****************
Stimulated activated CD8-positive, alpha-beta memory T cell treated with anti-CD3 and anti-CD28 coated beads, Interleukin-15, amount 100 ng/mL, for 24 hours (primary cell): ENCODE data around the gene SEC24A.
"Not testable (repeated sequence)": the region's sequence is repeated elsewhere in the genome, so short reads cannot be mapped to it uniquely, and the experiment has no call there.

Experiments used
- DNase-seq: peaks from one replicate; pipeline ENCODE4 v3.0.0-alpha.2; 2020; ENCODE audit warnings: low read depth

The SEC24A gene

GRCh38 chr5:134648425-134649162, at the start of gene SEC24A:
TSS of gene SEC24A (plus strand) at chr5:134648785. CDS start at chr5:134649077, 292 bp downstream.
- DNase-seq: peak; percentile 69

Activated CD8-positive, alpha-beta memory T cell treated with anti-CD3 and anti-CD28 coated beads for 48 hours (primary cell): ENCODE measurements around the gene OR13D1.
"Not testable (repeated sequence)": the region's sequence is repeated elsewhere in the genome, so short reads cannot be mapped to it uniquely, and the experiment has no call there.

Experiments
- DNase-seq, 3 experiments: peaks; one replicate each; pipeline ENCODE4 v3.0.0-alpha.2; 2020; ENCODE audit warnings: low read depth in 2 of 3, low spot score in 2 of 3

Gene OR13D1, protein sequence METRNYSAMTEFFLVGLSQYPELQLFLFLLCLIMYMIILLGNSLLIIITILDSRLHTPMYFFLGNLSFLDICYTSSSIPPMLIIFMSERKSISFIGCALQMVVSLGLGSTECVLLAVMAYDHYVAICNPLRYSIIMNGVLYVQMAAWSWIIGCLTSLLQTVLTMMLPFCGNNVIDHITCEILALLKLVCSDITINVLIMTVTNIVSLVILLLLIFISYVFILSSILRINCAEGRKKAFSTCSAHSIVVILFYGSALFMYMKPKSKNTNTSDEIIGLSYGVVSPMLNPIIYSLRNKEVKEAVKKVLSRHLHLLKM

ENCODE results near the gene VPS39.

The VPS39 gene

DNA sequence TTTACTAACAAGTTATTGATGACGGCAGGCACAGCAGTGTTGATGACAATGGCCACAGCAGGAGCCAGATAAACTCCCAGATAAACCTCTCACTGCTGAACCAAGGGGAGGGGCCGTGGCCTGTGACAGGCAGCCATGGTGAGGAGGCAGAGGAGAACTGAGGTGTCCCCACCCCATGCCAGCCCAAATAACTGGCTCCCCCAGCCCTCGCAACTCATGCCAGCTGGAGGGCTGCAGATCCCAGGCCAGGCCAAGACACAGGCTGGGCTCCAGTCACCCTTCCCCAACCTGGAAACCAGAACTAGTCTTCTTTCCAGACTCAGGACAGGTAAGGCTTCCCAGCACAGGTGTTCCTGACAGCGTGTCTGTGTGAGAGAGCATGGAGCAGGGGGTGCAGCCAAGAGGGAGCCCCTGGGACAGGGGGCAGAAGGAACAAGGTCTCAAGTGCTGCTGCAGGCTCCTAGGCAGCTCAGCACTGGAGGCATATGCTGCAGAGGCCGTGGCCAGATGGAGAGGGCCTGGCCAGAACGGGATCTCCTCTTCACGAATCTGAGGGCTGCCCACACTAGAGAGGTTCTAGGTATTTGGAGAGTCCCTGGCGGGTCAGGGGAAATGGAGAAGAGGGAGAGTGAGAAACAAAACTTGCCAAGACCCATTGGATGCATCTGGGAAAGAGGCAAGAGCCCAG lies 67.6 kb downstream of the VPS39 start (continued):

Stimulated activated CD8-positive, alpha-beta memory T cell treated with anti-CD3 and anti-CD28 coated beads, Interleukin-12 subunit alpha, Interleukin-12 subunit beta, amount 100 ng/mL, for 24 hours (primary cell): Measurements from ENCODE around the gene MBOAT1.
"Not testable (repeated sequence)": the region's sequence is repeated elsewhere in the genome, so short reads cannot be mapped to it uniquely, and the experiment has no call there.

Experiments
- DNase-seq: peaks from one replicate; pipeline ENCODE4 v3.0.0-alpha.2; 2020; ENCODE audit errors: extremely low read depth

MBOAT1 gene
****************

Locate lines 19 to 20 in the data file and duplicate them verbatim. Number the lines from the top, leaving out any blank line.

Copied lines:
Experiments
- DNase-seq: peaks from one replicate; pipeline ENCODE4 v3.0.0-alpha.2; 2020; ENCODE audit errors: extremely low read depth